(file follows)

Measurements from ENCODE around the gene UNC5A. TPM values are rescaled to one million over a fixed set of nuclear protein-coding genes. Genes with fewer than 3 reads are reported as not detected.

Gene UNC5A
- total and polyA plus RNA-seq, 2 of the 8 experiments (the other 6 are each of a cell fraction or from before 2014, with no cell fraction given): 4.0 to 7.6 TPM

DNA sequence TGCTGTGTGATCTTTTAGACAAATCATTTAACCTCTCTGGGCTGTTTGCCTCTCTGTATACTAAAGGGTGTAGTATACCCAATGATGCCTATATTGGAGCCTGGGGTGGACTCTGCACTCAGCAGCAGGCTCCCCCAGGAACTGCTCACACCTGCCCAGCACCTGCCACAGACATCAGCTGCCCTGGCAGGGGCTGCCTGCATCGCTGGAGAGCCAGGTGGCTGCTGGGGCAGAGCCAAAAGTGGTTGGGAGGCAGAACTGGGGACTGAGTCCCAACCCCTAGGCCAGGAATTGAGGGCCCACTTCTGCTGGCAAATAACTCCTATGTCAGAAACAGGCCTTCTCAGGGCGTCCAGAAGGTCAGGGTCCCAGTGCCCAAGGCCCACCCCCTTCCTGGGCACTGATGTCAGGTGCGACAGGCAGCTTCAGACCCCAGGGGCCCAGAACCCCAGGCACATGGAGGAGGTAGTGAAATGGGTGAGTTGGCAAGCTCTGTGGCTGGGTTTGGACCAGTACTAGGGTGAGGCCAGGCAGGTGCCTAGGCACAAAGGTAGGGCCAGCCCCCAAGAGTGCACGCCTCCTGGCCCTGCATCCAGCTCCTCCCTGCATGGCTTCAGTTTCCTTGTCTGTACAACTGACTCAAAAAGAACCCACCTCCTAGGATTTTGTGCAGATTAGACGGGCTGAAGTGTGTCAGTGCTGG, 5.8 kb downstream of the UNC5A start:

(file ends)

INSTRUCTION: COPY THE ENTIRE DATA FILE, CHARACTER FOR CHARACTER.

Measurements from ENCODE around the gene UNC5A. TPM values are rescaled to one million over a fixed set of nuclear protein-coding genes. Genes with fewer than 3 reads are reported as not detected.

Gene UNC5A
- total and polyA plus RNA-seq, 2 of the 8 experiments (the other 6 are each of a cell fraction or from before 2014, with no cell fraction given): 4.0 to 7.6 TPM

DNA sequence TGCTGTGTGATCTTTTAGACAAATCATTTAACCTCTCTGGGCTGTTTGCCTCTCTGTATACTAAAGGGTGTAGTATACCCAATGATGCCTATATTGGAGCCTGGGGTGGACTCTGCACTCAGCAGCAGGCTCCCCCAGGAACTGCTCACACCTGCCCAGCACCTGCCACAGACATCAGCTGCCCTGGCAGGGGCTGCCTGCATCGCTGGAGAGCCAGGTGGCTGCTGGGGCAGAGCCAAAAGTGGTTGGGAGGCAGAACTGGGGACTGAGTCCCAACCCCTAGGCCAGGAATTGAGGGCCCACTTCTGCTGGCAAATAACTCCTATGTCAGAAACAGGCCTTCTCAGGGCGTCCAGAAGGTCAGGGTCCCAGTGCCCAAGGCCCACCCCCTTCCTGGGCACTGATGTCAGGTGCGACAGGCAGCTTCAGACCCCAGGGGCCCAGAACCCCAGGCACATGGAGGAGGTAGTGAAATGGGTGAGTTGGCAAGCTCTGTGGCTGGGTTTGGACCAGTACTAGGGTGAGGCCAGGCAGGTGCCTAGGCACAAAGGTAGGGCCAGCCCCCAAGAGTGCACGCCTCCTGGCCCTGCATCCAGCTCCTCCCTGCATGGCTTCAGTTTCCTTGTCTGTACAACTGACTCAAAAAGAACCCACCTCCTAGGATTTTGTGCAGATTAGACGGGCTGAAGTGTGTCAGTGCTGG, 5.8 kb downstream of the UNC5A start: